Thousands of pastors and religious leaders marched in Washington, DC yesterday in a politically charged protest against white supremacy.
As many as 3,000 religious leaders, spanning a range of traditions, gathered on Monday as part of a demonstration titled 'One Thousand Ministers March for Justice,' as RNS reported.
The march was intended as a faith-based protest against hate crimes and discrimination, held on the 54th anniversary of Martin Luther King Jr's March on Washington, in which King made the infamous 'I have a dream speech'. However, the recent white supremacist violence in Charlottesville, Virginia – and its political fallout – escalated the import of and interest in the event.
'We wanted to say this nation is in moral trouble,' said the African-American Rev Al Sharpton, whose organization National Action Network organized the rally.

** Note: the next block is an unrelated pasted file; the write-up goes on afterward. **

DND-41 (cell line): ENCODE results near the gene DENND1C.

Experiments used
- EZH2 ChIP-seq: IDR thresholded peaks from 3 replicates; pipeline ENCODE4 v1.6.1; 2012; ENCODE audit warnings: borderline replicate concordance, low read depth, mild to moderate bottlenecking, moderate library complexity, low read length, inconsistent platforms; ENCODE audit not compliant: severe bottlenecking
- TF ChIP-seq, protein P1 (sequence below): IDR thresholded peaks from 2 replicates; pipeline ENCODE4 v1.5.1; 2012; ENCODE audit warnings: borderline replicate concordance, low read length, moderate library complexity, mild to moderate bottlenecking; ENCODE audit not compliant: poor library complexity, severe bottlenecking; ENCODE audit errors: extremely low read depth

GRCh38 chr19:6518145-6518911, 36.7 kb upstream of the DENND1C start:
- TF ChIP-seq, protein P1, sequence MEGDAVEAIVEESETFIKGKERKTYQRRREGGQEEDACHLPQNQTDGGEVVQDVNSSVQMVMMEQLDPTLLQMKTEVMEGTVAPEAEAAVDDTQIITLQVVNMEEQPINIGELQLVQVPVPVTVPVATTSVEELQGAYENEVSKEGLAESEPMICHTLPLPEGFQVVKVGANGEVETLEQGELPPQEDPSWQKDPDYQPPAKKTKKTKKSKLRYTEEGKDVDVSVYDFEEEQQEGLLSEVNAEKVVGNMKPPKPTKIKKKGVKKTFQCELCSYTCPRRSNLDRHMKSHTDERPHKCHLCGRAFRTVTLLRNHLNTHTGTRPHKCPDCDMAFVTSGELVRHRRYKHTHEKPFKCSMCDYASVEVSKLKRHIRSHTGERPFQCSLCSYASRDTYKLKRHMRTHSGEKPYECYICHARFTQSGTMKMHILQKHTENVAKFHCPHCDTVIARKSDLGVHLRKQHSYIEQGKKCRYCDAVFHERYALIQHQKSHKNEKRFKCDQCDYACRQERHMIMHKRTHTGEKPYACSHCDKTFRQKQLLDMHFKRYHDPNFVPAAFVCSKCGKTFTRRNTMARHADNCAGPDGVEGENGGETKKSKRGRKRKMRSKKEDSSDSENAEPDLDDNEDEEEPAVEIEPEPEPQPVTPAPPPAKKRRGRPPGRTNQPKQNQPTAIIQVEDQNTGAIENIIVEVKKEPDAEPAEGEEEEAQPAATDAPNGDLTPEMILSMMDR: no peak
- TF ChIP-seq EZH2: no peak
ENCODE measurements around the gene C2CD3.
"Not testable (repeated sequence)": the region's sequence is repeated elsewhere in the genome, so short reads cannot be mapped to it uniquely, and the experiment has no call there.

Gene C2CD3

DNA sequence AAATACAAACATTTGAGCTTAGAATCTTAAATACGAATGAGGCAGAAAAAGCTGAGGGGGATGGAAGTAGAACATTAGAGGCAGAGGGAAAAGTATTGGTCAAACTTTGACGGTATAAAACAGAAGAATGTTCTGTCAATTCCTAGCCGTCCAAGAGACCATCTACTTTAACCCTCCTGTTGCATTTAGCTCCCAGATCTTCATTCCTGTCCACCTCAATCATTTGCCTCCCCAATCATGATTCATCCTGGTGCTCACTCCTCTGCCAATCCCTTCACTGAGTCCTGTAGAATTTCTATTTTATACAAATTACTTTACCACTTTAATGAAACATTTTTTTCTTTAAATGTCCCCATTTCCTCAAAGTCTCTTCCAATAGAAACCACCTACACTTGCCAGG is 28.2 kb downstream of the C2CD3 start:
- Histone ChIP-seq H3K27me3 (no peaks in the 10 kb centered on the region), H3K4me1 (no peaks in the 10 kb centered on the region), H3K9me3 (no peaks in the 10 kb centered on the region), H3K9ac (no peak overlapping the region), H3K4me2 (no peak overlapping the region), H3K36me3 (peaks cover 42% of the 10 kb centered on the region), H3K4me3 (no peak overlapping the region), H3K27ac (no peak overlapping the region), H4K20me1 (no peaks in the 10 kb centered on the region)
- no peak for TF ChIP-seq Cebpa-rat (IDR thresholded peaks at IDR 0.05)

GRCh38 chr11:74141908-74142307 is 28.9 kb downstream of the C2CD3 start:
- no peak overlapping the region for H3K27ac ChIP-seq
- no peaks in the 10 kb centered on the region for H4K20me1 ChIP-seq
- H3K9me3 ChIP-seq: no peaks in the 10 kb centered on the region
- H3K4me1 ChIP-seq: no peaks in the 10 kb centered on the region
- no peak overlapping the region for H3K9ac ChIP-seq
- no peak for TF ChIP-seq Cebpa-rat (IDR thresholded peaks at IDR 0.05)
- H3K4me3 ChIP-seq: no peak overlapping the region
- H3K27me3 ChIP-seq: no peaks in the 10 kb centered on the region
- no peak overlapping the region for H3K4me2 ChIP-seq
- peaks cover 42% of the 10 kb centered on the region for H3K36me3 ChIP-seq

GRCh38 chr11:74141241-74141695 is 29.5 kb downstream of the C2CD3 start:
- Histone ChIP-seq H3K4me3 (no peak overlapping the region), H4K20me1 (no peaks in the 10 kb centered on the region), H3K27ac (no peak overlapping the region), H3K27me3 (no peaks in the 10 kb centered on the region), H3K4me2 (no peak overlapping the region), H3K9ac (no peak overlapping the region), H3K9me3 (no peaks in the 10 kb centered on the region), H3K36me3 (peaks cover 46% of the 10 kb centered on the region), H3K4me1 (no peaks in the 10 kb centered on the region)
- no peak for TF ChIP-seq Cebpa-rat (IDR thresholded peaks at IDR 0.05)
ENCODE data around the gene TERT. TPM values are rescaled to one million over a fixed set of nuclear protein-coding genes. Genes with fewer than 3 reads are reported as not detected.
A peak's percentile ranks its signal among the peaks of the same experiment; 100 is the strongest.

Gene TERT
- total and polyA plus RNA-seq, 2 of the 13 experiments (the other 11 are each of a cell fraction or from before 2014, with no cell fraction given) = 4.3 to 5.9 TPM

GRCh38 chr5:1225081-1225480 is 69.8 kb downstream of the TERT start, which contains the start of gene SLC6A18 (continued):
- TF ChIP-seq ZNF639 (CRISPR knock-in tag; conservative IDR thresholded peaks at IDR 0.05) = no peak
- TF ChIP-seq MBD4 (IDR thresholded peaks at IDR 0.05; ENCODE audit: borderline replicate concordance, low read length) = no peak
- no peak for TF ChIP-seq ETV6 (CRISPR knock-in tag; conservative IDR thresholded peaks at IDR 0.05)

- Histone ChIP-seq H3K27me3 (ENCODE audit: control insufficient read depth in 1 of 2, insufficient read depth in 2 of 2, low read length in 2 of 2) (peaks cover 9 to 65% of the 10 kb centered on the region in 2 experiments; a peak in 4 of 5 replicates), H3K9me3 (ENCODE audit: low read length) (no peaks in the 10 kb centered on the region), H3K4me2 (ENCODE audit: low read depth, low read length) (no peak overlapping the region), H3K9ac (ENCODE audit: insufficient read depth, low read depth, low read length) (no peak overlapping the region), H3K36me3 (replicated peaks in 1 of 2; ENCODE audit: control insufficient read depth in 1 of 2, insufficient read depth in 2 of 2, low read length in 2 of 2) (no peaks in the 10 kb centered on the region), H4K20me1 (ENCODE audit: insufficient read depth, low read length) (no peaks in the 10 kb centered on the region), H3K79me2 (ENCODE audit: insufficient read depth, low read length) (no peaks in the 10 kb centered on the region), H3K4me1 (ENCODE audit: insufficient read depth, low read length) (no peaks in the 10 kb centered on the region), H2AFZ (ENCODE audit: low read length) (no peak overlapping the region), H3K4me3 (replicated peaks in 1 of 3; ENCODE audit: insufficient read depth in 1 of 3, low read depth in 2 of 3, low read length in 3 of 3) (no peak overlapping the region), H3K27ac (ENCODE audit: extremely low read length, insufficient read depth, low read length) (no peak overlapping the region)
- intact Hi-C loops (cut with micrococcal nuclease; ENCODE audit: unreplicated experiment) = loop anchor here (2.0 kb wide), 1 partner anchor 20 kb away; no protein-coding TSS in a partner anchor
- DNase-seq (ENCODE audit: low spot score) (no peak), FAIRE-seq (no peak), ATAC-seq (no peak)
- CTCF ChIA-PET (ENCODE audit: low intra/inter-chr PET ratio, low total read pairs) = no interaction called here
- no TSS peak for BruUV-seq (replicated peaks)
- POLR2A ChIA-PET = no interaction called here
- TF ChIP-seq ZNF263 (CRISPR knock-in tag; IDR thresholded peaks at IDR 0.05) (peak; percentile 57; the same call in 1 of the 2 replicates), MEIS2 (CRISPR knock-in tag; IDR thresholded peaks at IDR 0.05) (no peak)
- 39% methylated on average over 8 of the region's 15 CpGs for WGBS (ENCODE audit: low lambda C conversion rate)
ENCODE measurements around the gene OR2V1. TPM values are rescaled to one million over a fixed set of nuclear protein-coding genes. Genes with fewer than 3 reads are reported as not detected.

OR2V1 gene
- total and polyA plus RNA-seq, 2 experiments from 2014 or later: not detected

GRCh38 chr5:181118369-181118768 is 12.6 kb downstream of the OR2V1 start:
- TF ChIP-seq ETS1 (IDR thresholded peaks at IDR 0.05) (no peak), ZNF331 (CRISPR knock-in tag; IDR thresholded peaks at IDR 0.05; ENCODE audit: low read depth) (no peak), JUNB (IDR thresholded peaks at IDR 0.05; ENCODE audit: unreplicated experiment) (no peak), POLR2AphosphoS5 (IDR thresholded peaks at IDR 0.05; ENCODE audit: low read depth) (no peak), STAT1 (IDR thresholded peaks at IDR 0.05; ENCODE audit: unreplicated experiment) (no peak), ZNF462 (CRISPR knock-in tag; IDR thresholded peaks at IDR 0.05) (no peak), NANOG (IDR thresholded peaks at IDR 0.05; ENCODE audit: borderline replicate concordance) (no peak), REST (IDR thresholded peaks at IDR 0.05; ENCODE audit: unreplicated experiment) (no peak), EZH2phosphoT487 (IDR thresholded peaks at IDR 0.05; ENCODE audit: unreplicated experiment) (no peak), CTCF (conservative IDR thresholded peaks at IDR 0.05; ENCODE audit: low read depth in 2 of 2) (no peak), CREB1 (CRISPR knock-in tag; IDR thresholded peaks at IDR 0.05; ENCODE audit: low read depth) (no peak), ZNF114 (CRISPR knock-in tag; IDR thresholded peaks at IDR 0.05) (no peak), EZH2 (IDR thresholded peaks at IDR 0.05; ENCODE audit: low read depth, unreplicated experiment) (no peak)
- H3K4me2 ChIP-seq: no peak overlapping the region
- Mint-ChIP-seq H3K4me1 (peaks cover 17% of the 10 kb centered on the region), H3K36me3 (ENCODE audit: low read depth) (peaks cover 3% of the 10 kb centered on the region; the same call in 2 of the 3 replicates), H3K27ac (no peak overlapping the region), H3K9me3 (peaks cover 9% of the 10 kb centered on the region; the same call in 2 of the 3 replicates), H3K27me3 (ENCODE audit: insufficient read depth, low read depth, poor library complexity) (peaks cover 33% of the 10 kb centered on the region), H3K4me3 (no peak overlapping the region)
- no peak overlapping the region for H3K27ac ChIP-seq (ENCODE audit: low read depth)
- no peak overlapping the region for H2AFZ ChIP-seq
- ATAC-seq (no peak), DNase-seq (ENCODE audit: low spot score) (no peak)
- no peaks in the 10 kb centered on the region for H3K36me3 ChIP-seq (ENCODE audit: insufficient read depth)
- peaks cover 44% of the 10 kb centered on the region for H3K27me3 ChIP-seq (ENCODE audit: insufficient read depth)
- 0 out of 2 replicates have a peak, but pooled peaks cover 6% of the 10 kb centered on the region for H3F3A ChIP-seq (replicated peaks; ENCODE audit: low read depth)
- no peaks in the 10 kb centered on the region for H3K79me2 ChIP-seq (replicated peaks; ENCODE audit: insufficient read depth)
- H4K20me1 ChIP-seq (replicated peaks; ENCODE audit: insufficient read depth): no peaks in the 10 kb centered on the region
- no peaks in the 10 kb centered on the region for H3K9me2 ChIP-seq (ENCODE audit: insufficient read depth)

He added: 'You're going to see the victims of Nazism, the victims of white supremacy march today to the Justice Department. And say we don't care what party's in. We are not going to be out.'
The activist and pastor Rev Jim Wallis was amongst the assembled, and urged the need for clergy to speak out against white supremacy. 'We have to preach from every pulpit in America that racism is America's original sin,' he said.
Sikh leader Rajwant Singh spoke to the crowd: 'Let me tell all the white supremacists and KKK and everybody that America is a multifaith country — Do you all agree? America belongs to all of us.'
Baltimore Methodist Episcopal pastor Rev. Jamal-Harrison Bryant criticised the evangelical advisers surrounding Trump who support the 'lie' that 'Donald Trump is a man of God'.
'They do not reflect the body of Christ at large', Bryant said. 'He [Trump] is not God's man.'